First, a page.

Dark IV Measurements

Since solar cells convert light to electricity it might seem odd to measure the photovoltaic cells in the dark. However, dark IV measurements are invaluable in examining the diode properties. Under illumination, small fluctuations in the light intensity add considerable noise to the system making it difficult to reproduce. Dark IV measurements inject carriers into the circuit with electrical means rather than with light generated carriers. In most cases the two are equivalent and the Dark IV measurements give extra information about the cell for diagnostic purposes. Even in the absence of noise, there is a wealth of information in comparing the illuminated and dark IV curves.

A solar cell in the dark is a large flat diode. A simple dark IV measurement produces the exponential curve so characteristic of a diode.

Dark IV curve with a linear scale. One exponential looks much like another.

The linear graph of current vs. voltage reveals very little information about the diode, much more information is revealed from a semilog plot.

Semilog plot of the same IV curve above revealing much more information about the diode. Different regions of the IV curve are dominated by different loss mechanisms.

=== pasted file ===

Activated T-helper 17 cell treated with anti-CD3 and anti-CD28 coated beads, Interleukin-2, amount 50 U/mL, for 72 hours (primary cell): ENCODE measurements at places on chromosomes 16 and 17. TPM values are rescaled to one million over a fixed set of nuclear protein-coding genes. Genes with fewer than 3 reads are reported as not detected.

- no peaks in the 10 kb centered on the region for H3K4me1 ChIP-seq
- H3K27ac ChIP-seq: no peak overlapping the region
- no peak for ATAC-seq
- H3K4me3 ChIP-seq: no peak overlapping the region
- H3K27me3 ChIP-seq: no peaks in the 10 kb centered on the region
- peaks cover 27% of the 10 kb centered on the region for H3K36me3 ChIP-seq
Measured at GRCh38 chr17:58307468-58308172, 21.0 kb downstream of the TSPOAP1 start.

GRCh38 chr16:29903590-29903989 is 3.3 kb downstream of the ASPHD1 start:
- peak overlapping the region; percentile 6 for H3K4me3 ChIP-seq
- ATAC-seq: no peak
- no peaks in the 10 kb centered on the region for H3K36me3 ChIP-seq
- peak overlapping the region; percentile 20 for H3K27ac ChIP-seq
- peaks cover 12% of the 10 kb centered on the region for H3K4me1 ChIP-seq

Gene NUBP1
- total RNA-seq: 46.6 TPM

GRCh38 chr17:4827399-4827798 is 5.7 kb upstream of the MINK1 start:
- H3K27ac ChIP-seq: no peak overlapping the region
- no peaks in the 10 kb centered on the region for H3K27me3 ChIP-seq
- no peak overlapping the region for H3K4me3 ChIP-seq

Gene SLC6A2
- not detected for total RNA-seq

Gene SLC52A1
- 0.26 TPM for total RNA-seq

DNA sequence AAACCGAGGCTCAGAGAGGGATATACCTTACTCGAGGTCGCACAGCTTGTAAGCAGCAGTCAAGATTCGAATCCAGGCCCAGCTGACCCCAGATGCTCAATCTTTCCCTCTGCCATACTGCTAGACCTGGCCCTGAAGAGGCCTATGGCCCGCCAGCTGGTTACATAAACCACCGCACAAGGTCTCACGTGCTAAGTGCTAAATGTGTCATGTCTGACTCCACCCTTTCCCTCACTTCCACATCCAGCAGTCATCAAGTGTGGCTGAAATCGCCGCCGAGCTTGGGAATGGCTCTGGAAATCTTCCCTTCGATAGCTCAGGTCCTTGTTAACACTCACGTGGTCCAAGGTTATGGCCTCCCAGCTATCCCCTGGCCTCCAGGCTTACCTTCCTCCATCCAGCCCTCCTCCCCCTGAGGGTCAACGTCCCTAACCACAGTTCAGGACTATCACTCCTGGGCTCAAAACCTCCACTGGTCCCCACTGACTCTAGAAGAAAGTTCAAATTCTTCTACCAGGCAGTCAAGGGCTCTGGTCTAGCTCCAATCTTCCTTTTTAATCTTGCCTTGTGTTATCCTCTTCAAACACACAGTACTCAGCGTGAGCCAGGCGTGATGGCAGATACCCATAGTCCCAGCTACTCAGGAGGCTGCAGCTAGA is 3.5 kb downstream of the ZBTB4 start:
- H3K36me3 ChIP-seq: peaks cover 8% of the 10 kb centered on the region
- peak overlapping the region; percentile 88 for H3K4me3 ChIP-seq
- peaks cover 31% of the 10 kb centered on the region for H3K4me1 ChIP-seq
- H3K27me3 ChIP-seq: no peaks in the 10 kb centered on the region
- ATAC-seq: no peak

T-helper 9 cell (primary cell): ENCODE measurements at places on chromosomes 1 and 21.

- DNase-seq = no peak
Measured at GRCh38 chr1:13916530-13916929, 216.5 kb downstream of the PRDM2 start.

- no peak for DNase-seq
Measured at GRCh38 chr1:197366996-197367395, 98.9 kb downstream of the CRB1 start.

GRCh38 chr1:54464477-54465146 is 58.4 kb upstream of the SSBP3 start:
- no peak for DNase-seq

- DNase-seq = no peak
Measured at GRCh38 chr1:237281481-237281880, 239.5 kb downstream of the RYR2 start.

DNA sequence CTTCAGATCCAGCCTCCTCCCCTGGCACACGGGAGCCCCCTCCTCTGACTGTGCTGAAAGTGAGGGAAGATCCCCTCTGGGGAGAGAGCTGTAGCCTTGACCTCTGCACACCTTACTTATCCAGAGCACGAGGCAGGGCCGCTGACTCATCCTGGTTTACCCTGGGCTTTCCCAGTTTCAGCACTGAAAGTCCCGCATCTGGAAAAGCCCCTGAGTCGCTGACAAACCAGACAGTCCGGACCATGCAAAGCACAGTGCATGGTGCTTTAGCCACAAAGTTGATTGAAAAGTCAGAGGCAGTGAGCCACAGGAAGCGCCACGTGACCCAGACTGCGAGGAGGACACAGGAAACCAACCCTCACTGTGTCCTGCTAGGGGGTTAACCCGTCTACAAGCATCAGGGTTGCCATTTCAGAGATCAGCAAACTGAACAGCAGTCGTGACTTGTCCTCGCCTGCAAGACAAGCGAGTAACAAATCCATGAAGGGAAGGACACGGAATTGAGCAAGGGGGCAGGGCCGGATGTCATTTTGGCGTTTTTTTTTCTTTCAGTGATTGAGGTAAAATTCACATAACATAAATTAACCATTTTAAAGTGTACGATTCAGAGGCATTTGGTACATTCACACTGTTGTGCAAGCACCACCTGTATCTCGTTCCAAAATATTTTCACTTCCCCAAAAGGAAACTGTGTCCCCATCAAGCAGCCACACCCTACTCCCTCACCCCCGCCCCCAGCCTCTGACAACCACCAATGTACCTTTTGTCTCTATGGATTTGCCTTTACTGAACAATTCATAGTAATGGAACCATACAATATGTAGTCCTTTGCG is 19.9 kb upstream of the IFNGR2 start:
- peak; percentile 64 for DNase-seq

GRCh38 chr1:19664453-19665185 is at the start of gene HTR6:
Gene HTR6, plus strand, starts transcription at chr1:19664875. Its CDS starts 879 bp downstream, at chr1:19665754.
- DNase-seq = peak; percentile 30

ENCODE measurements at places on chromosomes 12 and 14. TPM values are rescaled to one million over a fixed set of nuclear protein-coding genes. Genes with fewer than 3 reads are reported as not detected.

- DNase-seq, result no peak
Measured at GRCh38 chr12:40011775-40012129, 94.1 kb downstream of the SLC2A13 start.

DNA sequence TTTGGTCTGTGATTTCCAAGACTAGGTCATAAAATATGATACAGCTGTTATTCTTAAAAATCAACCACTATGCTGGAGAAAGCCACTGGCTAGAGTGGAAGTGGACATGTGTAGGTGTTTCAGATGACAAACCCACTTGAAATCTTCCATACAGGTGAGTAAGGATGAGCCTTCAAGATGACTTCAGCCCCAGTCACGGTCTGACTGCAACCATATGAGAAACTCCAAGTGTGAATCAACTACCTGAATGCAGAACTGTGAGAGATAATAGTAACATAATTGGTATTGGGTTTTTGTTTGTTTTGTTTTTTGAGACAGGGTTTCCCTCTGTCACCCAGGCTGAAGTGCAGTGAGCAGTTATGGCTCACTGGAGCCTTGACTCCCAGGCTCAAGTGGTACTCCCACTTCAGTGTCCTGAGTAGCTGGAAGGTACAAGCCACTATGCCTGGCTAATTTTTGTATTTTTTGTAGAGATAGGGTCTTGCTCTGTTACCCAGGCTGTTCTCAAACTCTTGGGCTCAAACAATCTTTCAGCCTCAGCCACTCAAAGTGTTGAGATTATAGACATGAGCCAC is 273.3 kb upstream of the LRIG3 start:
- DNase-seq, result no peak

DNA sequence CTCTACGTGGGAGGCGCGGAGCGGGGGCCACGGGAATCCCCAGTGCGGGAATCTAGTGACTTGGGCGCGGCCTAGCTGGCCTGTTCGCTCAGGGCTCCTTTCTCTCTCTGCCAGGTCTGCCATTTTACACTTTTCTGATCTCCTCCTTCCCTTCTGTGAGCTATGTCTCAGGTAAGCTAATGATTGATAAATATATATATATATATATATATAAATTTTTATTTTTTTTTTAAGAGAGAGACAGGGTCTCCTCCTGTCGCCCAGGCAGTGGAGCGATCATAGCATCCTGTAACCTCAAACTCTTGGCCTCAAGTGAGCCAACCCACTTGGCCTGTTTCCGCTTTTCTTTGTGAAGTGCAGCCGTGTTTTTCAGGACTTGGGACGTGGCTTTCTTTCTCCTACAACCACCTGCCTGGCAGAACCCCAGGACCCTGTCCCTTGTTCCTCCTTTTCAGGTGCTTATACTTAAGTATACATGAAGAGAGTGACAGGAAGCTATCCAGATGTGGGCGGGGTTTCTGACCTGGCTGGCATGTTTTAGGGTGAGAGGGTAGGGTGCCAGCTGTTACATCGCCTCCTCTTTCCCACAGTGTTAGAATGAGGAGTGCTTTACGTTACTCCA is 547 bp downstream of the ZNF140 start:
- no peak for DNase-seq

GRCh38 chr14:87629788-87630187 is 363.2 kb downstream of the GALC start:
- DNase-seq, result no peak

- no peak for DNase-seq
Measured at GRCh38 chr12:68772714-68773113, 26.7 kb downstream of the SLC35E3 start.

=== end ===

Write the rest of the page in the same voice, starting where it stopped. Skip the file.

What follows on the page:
Dark IV measurement of a PERL cell. While the cell had a record Voc of 702 mV the fill factor was only 0.81, lower than the 0.83 for earlier cells. Additionally, there was no evidence of parasitic series or shunt resistance. The dark IV measurement showed an unusual curve where the J0 was changing and was explained by a changing recombination velocity at the rear surface 1.

Limitations of Dark IV Measurements

The use of Dark IV curves in solar cell analysis relies on the principle of superposition. That is, in the absence of resistive effects, that the light IV curve is the dark IV curve shifted by the light generated current. While this is true for most cells it is not always the case.

A second problem is that in dark IV measurements the current is flowing in the opposite direction and the current paths are different. The change in the current path causes a lower series resistance in the dark measurements to the light measurements.


Comparison of current paths under illumination and in the dark. In both cases the currents are the same. In the dark case the current flows into the cell and in the illuminated case the current flows out of the cell. Since in the dark case, most of the current crosses the junction under the contact it has a lower series resistance than for the illuminated case. (move the mouse over the image to see dark current flows)